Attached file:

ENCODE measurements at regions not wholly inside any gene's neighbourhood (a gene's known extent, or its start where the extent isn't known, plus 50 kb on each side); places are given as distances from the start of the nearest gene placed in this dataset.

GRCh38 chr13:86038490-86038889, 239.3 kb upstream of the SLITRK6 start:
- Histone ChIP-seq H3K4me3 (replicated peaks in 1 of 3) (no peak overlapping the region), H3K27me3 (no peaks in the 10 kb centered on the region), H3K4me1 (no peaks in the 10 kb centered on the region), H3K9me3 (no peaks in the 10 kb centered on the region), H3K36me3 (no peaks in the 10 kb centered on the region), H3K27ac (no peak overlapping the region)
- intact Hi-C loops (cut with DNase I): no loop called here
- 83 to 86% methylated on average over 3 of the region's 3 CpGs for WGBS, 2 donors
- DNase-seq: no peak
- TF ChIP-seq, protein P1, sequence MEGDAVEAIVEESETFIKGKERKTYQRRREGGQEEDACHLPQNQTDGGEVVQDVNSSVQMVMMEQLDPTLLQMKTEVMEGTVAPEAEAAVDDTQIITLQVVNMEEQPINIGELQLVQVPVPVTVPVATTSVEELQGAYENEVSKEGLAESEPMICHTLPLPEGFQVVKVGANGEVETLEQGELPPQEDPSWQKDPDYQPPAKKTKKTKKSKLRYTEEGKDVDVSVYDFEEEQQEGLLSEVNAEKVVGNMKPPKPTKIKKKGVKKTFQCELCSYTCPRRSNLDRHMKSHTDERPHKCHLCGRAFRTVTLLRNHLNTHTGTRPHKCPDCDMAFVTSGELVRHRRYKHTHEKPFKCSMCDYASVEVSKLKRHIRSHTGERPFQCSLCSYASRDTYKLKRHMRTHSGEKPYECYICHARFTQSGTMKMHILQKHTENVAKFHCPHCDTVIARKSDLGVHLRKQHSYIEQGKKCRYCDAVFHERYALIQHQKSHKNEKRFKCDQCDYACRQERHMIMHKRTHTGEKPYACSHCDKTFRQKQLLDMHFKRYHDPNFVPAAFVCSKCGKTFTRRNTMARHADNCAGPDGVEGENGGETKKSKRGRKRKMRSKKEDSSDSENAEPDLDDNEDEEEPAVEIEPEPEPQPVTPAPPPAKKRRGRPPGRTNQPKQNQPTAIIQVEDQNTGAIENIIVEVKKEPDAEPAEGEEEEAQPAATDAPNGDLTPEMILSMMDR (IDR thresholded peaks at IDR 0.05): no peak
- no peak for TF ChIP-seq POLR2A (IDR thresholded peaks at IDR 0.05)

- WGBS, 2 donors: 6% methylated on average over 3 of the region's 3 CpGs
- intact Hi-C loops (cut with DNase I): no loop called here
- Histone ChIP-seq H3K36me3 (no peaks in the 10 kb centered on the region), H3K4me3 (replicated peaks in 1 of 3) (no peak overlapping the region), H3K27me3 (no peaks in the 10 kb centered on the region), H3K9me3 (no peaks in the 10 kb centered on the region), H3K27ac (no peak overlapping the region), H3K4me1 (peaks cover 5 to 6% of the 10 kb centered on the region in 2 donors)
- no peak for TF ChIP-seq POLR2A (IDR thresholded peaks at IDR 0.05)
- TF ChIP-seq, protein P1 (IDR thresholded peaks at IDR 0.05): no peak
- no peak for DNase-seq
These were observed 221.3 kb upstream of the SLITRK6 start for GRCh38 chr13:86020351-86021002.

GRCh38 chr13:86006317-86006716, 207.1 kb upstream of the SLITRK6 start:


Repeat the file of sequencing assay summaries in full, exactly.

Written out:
ENCODE measurements at regions not wholly inside any gene's neighbourhood (a gene's known extent, or its start where the extent isn't known, plus 50 kb on each side); places are given as distances from the start of the nearest gene placed in this dataset.

GRCh38 chr13:86038490-86038889, 239.3 kb upstream of the SLITRK6 start:
- Histone ChIP-seq H3K4me3 (replicated peaks in 1 of 3) (no peak overlapping the region), H3K27me3 (no peaks in the 10 kb centered on the region), H3K4me1 (no peaks in the 10 kb centered on the region), H3K9me3 (no peaks in the 10 kb centered on the region), H3K36me3 (no peaks in the 10 kb centered on the region), H3K27ac (no peak overlapping the region)
- intact Hi-C loops (cut with DNase I): no loop called here
- 83 to 86% methylated on average over 3 of the region's 3 CpGs for WGBS, 2 donors
- DNase-seq: no peak
- TF ChIP-seq, protein P1, sequence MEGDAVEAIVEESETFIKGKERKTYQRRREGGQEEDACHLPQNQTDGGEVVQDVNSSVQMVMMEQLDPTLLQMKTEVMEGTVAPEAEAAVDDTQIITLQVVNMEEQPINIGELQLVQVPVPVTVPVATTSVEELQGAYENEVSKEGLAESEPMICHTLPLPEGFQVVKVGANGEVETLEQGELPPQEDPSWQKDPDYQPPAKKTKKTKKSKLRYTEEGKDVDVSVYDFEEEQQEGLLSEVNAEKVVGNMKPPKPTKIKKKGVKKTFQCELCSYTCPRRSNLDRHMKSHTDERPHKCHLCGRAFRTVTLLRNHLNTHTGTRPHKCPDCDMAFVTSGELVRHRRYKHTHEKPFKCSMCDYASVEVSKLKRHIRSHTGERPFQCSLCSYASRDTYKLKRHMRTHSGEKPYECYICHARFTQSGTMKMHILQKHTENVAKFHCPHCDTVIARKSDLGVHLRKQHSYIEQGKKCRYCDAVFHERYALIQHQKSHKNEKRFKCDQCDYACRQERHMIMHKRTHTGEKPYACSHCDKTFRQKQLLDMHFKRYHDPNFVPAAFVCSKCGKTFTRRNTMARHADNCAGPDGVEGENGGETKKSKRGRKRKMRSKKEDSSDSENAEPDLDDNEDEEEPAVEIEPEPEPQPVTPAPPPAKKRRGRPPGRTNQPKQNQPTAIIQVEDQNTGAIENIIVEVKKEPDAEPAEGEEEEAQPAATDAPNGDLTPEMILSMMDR (IDR thresholded peaks at IDR 0.05): no peak
- no peak for TF ChIP-seq POLR2A (IDR thresholded peaks at IDR 0.05)

- WGBS, 2 donors: 6% methylated on average over 3 of the region's 3 CpGs
- intact Hi-C loops (cut with DNase I): no loop called here
- Histone ChIP-seq H3K36me3 (no peaks in the 10 kb centered on the region), H3K4me3 (replicated peaks in 1 of 3) (no peak overlapping the region), H3K27me3 (no peaks in the 10 kb centered on the region), H3K9me3 (no peaks in the 10 kb centered on the region), H3K27ac (no peak overlapping the region), H3K4me1 (peaks cover 5 to 6% of the 10 kb centered on the region in 2 donors)
- no peak for TF ChIP-seq POLR2A (IDR thresholded peaks at IDR 0.05)
- TF ChIP-seq, protein P1 (IDR thresholded peaks at IDR 0.05): no peak
- no peak for DNase-seq
These were observed 221.3 kb upstream of the SLITRK6 start for GRCh38 chr13:86020351-86021002.

GRCh38 chr13:86006317-86006716, 207.1 kb upstream of the SLITRK6 start: